For our latest school holiday treat Jude and I went to Le Cafe Anglais in Bayswater. It's tacked on to the side of a shopping centre, which seems a bit odd, and the woman doing the meet & greet downstairs didn't seem to be particularly interested in being charming, but once upstairs in the airy, art deco-styled dining room everything got better.
After a very restoring gin & tonic, and a few little olives, we were shown to a large oval table at one of the pale eau de nil leather banquettes.
We didn't recognise the man at the table next to us, but we probably should have - everyone else in the restaurant was greeting him like he was Someone, and Jeremy Lee (flamboyant Scottish chef at the Blueprint Cafe ) greeted him like an old friend when he arrived for lunch.
Some lovely chewy bread, really good butter, excellent fresh crunchy radishes and fizzy water helped while we perused the menu.
We'd had some fairly definite ideas (god bless the internet and restaurateurs who put their menus on it) about what to have, but we realised that neither of us actually had a big enough appetite to follow through on those ideas!
The menu opens with hors d'oeuvres, so we decided to skip a starter in favour of a few of these to share. When I saw oeufs en gelee I knew I had to try it in honour of my mother, who introduced me to Elizabeth David. In French Provincial Cooking, David writes "This is not at all so easy a dish to get right as might be supposed. It is not common to find it well done even in a good restaurant. But when perfect, the egg yolk just soft enough to run when you break into it, the jelly firm and clear and delicately flavoured, it is an exquisite dish." This was perfectly executed. The jelly was well-flavoured with a hint of tarragon, the egg yolk flowed softly and the little salad of tomatoes that it sat on accompanied it very well. But I didn't particularly like it. I hadn't really thought through the fact that to encase an egg in jelly the egg has to be cold, and I find cold runny egg yolks a bit weird. But still, I am very happy that I tried it!
The other hors d'oeuvres we tried were much more to my taste. Some fat, crisp oyster fritters showed just how good a cooked oyster can be, and the minty Thai dipping sauce they were served with was just perfect, but they didn't rate a picture of their own. The parmesan custard with anchovy toast, however, was so good that Jude and I agreed we would be hard pushed to order anything else if we saw it on a menu. It was a baked custard (but with the texture of a bechamel) with just the right amount of cheesy crust on top, served with crisp fingers of toast, sandwiched with anchovy paste and flattened in a sandwich press. Oh my god it was good. We dunked the toasts in the custard and swooned at the flavour.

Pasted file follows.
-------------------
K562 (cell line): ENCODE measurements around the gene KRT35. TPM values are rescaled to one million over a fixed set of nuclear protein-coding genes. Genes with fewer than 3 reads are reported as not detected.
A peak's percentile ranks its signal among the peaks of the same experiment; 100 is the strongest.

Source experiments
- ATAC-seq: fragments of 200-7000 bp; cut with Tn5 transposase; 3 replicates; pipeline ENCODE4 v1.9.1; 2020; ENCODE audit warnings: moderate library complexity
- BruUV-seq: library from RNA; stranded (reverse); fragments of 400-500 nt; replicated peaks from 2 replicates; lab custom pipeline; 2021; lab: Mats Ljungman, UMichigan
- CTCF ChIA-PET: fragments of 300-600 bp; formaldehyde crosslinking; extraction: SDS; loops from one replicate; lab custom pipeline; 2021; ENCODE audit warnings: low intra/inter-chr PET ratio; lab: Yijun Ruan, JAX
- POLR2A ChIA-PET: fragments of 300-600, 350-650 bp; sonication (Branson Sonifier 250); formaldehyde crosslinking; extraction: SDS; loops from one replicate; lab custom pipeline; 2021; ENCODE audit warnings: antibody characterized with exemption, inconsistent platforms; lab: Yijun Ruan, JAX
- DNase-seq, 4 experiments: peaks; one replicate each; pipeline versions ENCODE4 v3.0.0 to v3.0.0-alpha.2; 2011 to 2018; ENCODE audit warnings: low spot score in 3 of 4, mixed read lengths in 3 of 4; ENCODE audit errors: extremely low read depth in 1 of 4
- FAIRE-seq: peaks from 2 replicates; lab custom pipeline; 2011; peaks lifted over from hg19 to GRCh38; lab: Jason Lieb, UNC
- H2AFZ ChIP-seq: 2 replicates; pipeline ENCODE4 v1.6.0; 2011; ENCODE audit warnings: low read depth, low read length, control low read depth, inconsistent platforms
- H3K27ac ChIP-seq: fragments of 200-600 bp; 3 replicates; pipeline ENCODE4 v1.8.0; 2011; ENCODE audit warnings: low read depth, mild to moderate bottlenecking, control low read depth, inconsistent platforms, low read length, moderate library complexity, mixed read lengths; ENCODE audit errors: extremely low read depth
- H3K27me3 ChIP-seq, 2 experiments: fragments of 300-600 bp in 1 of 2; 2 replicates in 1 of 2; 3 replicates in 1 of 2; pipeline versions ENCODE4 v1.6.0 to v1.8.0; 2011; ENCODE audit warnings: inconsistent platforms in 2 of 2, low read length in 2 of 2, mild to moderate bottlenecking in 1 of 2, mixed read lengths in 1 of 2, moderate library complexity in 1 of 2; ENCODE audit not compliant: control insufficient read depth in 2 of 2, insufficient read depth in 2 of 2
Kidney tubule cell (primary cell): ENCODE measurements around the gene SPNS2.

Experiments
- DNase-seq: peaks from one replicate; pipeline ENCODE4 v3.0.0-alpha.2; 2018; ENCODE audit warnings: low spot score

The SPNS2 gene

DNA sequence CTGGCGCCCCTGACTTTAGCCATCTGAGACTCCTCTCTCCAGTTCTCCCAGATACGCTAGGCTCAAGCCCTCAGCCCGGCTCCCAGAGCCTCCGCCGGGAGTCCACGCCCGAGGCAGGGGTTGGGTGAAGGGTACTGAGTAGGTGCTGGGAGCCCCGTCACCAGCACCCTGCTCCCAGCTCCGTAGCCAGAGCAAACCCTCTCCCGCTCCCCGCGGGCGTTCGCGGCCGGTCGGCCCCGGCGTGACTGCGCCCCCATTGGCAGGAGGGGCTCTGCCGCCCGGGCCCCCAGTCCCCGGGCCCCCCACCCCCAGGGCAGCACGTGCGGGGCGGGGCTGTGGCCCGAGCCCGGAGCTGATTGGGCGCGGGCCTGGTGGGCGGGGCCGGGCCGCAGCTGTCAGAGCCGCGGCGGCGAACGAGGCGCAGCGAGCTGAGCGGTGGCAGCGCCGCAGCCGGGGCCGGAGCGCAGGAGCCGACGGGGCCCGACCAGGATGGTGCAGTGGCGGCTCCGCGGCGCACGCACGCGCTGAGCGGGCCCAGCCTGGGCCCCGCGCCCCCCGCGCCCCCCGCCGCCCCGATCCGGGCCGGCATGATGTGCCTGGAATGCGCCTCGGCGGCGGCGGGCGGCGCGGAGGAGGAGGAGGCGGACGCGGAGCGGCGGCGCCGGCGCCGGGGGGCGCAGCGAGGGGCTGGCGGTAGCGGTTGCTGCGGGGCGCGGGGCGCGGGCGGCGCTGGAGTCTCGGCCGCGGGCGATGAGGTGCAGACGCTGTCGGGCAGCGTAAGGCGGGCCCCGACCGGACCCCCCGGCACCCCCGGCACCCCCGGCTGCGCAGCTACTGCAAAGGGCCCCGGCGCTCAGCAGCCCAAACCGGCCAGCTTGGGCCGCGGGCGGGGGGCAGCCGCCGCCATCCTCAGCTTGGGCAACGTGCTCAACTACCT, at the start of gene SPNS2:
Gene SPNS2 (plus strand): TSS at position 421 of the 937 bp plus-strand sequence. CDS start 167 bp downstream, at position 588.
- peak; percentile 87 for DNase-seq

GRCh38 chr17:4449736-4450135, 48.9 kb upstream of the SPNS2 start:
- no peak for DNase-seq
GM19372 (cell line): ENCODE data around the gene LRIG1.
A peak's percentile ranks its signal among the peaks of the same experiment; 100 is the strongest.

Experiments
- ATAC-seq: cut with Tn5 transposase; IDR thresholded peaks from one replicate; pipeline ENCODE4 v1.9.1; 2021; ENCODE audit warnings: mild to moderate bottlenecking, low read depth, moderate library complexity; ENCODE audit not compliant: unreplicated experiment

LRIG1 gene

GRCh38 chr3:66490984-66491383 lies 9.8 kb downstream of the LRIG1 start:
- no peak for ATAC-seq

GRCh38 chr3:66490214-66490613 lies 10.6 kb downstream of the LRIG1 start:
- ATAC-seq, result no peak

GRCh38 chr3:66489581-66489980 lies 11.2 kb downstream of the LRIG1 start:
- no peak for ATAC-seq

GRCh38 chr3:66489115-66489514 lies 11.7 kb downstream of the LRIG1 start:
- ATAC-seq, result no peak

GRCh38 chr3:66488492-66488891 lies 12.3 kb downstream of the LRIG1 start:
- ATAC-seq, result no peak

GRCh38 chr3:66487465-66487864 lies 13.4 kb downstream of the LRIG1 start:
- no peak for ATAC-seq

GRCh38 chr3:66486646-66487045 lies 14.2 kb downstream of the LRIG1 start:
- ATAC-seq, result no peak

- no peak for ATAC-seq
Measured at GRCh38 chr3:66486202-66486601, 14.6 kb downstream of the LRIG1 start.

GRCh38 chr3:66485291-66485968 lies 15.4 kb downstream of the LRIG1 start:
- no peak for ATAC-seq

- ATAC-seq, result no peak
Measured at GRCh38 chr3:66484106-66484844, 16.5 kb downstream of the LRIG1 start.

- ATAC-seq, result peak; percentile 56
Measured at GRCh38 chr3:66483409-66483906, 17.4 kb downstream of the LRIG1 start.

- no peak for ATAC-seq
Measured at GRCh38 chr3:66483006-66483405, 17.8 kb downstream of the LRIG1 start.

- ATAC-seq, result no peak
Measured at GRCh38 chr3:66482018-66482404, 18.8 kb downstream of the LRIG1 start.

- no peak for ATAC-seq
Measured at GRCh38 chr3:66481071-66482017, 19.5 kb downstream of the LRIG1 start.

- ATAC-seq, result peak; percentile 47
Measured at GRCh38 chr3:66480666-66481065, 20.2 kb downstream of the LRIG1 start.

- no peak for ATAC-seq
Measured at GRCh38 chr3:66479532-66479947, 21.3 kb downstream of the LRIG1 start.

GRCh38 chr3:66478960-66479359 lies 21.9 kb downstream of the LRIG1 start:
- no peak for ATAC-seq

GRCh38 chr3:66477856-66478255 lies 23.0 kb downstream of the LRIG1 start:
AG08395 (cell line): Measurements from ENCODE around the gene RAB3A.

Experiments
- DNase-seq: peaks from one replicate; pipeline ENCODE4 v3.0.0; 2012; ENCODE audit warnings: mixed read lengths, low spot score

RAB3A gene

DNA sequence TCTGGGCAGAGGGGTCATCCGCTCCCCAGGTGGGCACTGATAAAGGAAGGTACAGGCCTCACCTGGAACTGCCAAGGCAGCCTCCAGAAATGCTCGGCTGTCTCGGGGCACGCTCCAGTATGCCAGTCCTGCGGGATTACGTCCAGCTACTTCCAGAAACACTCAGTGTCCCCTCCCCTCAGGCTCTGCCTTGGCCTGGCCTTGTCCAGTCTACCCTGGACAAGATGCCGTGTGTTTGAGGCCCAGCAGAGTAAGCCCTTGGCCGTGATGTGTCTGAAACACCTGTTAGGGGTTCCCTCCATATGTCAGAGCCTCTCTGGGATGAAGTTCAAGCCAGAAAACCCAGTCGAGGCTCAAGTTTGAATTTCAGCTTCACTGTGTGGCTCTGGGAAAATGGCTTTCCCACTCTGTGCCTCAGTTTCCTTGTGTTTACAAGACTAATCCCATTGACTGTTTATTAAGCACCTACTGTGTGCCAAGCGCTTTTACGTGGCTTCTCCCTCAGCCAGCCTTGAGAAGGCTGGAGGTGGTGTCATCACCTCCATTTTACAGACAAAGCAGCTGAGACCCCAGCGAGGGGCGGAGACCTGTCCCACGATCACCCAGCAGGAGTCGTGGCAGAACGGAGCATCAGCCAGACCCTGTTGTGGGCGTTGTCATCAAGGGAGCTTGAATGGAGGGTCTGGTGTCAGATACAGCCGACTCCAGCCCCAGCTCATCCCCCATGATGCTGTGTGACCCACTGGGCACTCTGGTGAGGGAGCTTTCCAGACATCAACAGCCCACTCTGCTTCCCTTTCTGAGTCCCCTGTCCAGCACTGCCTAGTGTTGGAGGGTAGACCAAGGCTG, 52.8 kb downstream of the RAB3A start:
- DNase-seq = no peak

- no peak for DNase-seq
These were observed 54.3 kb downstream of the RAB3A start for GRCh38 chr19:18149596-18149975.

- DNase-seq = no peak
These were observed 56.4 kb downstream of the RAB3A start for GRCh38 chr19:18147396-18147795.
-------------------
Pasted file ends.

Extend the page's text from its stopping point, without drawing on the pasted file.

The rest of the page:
We also rejoiced at the fact that we hadn't tried to order starters as well - the hors d'oeuvres were really very substantial.
As our main courses we both chose fish. I am a sucker for fish & chips, so I ordered the battered haddock with tartare sauce, and some chips. Jude ordered the roast skate with sorrel and Jersey Royal potatoes. When the dishes were delivered we realised that we should have ordered some salad, but the busboy's English wasn't equal to the task. We thought he said he'd get salad, but he must have said he'd get a waiter - and then when the waiter arrived we said everything was fine because we thought the salad was on its way. The upshot being that we got no salad.
It didn't really matter though, because the fish was so damn good. The perfect light, crisp, thin batter, flapping-fresh, firm white haddock, breaking up into large, moist flakes. The good, chunky tartare sauce was perfectly seasoned. The chips were thinner than I like them, but still very good. Jude's skate was also lovely - it is such a good fish!
We both ordered glasses of dessert wine to go with our puddings. Jude had a 2005 Domaine de l'Ancienne Cure Monbazillac, I had a 2002 Chateau Delmond Sauternes. Both were lovely, but quite different.
I really liked that the dessert menu featured fruit. The notion of just ordering some Cox's apples seemed so chic... and I was very tempted to get mango with some coconut sorbet, but I realised that it wouldn't be beautiful, fragrant Kensington Prides so I ordered the pannacotta with rhubarb and strawberries. I have never had rhubarb that good before. It was perfectly tender, but firm, not the slightest bit stringy or mushy. The strawberries were sweet and delicious. Both fruits were complemented by the hint of ginger in the syrup. And the pannacotta was just lovely. Not too sweet, nicely vanilla-y and with the perfect amount of wobble to it.
Jude ordered the chocolate souffle with pistachio icecream, after some time kicking around some other options. And it was a very good decision! The souffle was perfectly light and warm and luscious, with a very good dark chocolate flavour, not at all too sweet. The icecream was incredibly nutty in texture and intensely pistachio-y in colour and flavour.
I finished with a pot of fresh mint tea. Just the thing to finish a large and rich meal.
Definitely one to go back to.